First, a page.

rferrari ! maybe look at countries who begin to raise interest rates. I think Norway will soon. I can have a depot with danish, swedish and norway kroner+us and cda$+the euro, but what I can tell you is that the cdn have gone down on the norway kr the last week to about 5,30-32 from 5,52, it has been 5.80 this year was down to about 4.80-90 last year, but I have some cdn$ also, cause I invest in a compagny listed in both norway and on TSX, called Questerre, QEC, it could hold one of the biggest NG finds ever in canada. They have the land and Talisman(TLM) as operator(+Forest), have farm out to some others like Junex(JNX), Gastem from who they get 50% working interest and they get royalties from all, well you must do your own deed. It's shale gas and 39% oil. They(TLM) have just begun a very important horisontal drilling. little by little the value will be exposed(30-35 Tcf recoverable til now). What I can say is that the scandinavians will folow this very close and they will take it high, higher than they have once=6-7cdn$. Last price was 2,45 low, finished at 2.50. It could go to 4-5cdn$ this year. A target at 41,55cdn$ has been rated. This should cover any dollar devaluation:) Risky ofcause, but read about it. Quebec, B.C. and Canada could profit from this find. Never heard about the Utica, San Lawrence Lowlands and Antler, Southeast Saskatchewan,Beaver River, Greater Sierra, also this year they bought a spot in the Horn River bassin. They have money, made private placements, but again read about it. Be in for long, 2-3 years. This was a free tip. Happy investments:) Buy on dips, but we could go for 14-16Nkr next=2.62-3cdn$ or if the results are good go directly to 20-25Nkr=3.75-4.68(it has been as high as 30nkr=5,63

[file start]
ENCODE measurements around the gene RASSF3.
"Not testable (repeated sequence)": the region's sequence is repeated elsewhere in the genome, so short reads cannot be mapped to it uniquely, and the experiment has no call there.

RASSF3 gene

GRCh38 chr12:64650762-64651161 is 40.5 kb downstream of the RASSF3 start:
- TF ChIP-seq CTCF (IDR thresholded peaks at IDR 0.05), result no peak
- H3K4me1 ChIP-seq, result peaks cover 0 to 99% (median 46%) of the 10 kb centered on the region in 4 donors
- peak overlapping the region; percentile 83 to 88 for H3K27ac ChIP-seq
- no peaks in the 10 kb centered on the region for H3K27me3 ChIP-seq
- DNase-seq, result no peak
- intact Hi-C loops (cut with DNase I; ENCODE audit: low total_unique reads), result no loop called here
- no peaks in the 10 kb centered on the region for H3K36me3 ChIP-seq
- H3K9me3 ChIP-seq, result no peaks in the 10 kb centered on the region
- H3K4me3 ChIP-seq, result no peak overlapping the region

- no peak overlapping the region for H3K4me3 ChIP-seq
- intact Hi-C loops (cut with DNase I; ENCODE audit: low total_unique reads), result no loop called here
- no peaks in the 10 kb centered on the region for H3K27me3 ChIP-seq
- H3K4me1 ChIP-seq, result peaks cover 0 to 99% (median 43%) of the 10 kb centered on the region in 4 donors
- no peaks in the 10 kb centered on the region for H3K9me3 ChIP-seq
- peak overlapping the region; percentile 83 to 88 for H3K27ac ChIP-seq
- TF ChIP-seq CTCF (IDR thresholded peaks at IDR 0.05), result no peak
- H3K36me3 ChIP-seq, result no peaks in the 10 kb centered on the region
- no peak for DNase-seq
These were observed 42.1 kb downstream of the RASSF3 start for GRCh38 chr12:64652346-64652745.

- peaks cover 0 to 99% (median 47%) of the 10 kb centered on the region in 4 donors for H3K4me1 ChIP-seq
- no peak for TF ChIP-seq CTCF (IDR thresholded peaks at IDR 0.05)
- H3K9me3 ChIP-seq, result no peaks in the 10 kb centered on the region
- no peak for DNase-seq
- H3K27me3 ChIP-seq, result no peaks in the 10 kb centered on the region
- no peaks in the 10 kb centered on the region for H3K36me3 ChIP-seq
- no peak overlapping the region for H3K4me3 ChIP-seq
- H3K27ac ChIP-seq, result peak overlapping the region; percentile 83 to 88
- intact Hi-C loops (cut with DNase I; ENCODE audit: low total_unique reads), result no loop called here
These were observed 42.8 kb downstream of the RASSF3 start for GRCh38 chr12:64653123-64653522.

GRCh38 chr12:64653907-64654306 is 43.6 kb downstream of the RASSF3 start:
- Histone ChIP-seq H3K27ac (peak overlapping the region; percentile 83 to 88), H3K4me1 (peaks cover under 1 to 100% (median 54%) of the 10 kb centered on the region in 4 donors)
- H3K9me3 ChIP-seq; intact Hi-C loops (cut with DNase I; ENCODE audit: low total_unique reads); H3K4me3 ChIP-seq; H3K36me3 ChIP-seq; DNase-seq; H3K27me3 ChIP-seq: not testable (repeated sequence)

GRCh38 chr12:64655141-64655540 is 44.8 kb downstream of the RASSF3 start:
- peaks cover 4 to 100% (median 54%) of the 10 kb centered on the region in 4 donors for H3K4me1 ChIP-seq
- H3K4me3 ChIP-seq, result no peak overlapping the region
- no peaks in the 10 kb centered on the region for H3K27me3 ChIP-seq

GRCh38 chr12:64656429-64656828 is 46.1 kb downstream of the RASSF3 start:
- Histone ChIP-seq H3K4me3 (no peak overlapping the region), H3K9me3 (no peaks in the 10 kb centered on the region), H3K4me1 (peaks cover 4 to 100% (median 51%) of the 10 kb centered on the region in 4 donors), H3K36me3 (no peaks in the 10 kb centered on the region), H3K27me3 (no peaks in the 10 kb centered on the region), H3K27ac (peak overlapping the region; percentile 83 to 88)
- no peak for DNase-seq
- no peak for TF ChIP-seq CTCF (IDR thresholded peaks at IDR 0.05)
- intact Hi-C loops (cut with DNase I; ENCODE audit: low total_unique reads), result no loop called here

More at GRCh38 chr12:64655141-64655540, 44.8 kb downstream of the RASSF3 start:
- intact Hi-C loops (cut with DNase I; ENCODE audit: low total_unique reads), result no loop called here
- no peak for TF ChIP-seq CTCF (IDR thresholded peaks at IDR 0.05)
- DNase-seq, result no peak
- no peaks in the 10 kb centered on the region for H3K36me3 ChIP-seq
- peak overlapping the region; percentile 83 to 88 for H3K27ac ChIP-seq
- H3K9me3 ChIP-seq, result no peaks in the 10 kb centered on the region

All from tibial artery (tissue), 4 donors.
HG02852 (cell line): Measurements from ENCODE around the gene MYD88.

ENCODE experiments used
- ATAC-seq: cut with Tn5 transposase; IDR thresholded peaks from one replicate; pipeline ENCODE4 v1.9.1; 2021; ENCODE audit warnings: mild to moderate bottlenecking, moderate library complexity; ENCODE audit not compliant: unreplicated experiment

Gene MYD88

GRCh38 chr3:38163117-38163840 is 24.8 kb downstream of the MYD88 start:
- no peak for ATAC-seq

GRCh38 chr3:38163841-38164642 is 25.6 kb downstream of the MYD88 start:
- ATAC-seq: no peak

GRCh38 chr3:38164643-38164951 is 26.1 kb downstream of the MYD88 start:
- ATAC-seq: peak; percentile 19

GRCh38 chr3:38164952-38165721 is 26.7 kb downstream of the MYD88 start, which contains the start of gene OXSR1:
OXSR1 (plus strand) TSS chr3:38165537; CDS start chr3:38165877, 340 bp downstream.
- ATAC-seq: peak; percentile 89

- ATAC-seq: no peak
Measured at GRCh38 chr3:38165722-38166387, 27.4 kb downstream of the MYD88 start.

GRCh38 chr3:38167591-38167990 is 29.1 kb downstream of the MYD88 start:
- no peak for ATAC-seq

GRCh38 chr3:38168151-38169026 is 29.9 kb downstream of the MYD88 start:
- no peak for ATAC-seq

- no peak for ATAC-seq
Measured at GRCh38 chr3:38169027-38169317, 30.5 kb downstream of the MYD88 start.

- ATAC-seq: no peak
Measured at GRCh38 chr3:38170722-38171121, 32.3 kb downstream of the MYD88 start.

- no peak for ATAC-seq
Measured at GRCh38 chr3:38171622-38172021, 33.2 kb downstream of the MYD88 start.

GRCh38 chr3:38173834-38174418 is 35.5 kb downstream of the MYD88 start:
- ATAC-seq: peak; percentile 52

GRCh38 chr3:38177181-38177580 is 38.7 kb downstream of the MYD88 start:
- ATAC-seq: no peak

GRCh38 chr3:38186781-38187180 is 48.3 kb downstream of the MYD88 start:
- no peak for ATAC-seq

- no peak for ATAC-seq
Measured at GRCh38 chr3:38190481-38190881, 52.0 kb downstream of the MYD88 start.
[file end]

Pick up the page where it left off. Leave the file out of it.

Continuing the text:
• Report this Comment On September 27, 2009, at 12:04 AM, PeterLCS wrote:

    If Warren Buffett publically announces that he is coming out against the dollar… once should think the opposite. Remember the BIG fish eating the small fish theory? It’s always work for the big fish.

  • Report this Comment On September 28, 2009, at 12:37 AM, parcore wrote:

    To invst in the Chinese currency is a good idea, but can anyone tell me if there is a chance in doing it with a currency call? As far as I know the Chinese currency is not free tradeble? Any investment ideas beside stocks are welcome.

  • Report this Comment On September 29, 2009, at 10:46 AM, tsmithe48 wrote:

    Does this also mean that US based mutual funds that are invested in international stocks can face the same demise?

  • Report this Comment On January 10, 2010, at 9:34 AM, TopAustrianFool wrote:

    This doesn't make any sense. If the dollar is bad shape, buy Yuan? Give me a break... The Chinese do not manipulate their currency? No... they right out of the Austrian School of Economics. Sure... The Fed prints money, but they keep an eye on how much money the other countries print and the Fed stays under that. Meaning dollar depreciates, but only at a slower rate than every other currency. Its a game and the Fed wins everytime. People loose because they are stealing money from us. But US govt is less of a thieve than anyone elsse.

  • Report this Comment On February 12, 2010, at 10:55 AM, khoonie wrote:

    If you read this article again carefully, it implies that if the dollar dips, US stocks will suffer. It doesn't work like that! Go and back-test data on USD and US stock performance, there simply is no significant correlation.

    Diversify your portfolio with foreign stocks by all means with Chinese stocks or whatever, but for pete's sake, don't do it out of fear just because someone says so and is trying to sell you subscription to a newsletter!

  • Report this Comment On March 08, 2010, at 6:06 PM, CMFStan8331 wrote:

    There's nothing wrong with hedging currency risk - PM is a good investment on its own terms, in addition to offering an excellent currency hedge.

    However, for the dollar to have an apocalyptic collapse along the lines of what's being suggested here, the American economy would have to also see a total collapse. If the American economy heads south into another Great Depression, good luck finding any other world economy that won't be equally devastated. Pretty much all currencies are manipulated these days, and none of them are strong enough to stand on their own in the face of a worldwide Depression. In that scenario, any apparently shining oasis will turn out to be just a mirage...